Growth in the travel industry is booming – but so is the need to reduce travel to meet environmental goals.

As I observe the business travel industry from the neutral perspective of an independent consultant, I cannot help but notice a glaring contradiction and an ensuing divergence of direction at the heart of it: a path of rapid post-pandemic growth pursued by suppliers versus the much more cautious route of those that advocate environmental targets.

Travel management companies, hotel chains and airlines declare that business travel is a burgeoning force for good and while corporate travel buyers instinctively know this to be true, for the sake of the planet, they also know we will have to do less of it in the future.

Few would dispute that business travel plays a critical role in today’s increasingly interconnected world, acting as a catalyst for innovation, cultural exchange and economic growth. It fosters relationships, generates trade, promotes cultural understanding and drives innovation. Business travel can shape a more prosperous and interconnected global economy.

American writer and civil rights activist Maya Angelou once wrote: “Perhaps travel cannot prevent bigotry, but by demonstrating that all peoples cry, laugh, eat, worry, and die, it can introduce the idea that if we try and understand each other, we may even become friends.”

Of course, there is also a considerable economic benefit from travel both as a result of deals done and contracts signed, but also within the wider travel industry. The World Travel and Tourism Council (WTTC) tells us that for every 34 international visitors to a destination, one new job is created; women account for 54 per cent of global travel and tourism’s employment; and SMEs make up 80 per cent of the sector.

Development entrepreneur Lelei LeLaulu is quoted as saying: “I see tourism as the largest voluntary transfer of cash from the rich to the poor, the ‘haves’ to the ‘have nots’, in history.” As we move towards a more interconnected world, it is important that we recognise the enormous benefit that business travel has to both individuals and whole societies.

Tough choices

On the back of these largely legitimate claims, business travel continues to grow. The global business travel market was worth US$1 trillion in 2022 and is forecast in some quarters to reach US$1.5 trillion by 2028. Hotels are opening at record rates and airlines are rapidly surpassing their pre-pandemic capacities.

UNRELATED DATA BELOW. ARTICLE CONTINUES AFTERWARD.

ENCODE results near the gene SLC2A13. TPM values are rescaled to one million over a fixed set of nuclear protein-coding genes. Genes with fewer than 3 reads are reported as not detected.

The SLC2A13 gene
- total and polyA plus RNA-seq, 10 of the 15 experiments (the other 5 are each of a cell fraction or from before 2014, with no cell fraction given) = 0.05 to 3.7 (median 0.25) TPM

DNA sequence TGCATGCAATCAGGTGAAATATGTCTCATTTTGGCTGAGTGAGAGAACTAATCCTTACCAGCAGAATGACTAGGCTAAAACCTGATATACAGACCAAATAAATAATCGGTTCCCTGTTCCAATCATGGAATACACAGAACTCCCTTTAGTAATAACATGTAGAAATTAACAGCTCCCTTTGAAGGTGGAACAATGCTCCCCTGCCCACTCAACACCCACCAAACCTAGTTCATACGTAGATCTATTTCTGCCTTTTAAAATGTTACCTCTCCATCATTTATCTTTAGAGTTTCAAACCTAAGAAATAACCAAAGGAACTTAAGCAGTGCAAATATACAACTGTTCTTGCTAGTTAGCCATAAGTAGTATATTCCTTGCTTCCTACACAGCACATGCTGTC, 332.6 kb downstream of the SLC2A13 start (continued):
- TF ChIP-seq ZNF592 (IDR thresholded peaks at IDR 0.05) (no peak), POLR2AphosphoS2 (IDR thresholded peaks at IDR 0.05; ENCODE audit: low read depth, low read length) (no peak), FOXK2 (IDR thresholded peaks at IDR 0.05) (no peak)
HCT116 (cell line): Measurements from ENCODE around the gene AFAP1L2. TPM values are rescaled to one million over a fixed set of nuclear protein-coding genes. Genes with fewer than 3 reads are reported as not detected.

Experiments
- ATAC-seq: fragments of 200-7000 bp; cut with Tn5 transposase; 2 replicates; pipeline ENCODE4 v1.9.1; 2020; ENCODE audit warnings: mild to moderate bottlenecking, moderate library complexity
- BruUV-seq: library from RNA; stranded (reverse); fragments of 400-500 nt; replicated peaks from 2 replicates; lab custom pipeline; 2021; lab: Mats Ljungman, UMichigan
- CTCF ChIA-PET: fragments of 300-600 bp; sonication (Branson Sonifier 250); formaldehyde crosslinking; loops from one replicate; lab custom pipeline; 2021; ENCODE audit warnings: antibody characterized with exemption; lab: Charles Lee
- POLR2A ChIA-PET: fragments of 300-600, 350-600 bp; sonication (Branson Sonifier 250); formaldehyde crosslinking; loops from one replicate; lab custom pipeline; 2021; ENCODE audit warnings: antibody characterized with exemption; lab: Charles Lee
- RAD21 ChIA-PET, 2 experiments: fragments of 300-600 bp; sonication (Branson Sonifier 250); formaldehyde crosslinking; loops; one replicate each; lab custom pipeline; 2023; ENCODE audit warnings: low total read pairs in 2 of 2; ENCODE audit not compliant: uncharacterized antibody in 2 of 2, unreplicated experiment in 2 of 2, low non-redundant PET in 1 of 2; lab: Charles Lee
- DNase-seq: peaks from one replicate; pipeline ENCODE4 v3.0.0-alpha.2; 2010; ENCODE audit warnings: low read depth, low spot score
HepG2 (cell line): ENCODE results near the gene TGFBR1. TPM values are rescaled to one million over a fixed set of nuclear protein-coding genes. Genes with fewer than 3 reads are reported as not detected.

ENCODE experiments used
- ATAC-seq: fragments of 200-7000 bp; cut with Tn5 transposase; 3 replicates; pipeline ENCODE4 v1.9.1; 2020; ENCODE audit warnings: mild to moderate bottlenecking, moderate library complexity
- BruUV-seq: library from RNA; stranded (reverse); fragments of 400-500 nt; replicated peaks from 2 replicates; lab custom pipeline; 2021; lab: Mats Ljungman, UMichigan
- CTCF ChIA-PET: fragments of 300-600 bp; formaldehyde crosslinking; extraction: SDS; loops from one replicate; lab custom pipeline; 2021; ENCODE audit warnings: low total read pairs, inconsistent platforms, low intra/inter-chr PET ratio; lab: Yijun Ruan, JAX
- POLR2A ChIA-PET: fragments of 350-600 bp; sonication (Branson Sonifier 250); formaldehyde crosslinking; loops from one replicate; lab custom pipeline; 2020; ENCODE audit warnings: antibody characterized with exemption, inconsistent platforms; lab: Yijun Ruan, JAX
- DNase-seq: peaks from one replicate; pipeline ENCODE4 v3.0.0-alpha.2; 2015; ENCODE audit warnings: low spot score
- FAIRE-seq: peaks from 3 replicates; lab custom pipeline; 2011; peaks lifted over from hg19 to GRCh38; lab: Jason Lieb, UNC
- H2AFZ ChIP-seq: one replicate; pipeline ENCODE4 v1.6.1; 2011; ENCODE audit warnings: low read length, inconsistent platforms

However, the urgency of environmental conservation is also becoming increasingly apparent to the business community as the effects of climate change continue to escalate. One significant area that has been the focus of companies’ attention in their effort to reduce carbon emissions has of course been business travel. Some have started to argue that business travel is a needless expense with the rise of video conferencing and communication technology providing travel-free ways to meet business goals, not to mention an unjustifiable burden on the environment.

The environmental impact of frequent business trips is undeniable and even the use of more sustainable travel options to make these trips may not be enough. Companies are increasingly asking themselves whether abstention is more appropriate in some cases than mere sustainability – just because a trip is being made by more environmentally friendly methods does not mean that it necessarily should be made at all – and whether it is a reduction in business travel altogether that is necessary to reach carbon neutrality, not just a reduction in air travel. Maybe taking a train to a meeting in Glasgow rather than a plane is not enough. Taking an electric vehicle to the airport rather than a diesel limo doesn’t necessarily make it OK.

It seems that a mismatch between supply and demand is emerging. One that will either result in an oversupply of capacity in the industry or a failure by companies to deliver on their carbon zero ambitions. Highlighting this advancing divergence between supplier ambition and buyer behaviour doesn’t win you many friends in the industry. The travel industry supply chain business models rely on growth, so contraction does not seem to be an option.

At the same time, most environmental experts and commentators recognise that while efforts to make travel more sustainable are to be encouraged and applauded, we will not reach net zero without some level of abstention on the part of frequent flyers. The great contradiction therefore is that while business travel might be a force for good, we will need to do less of it.

Richard Tams is an airline consultant and executive coach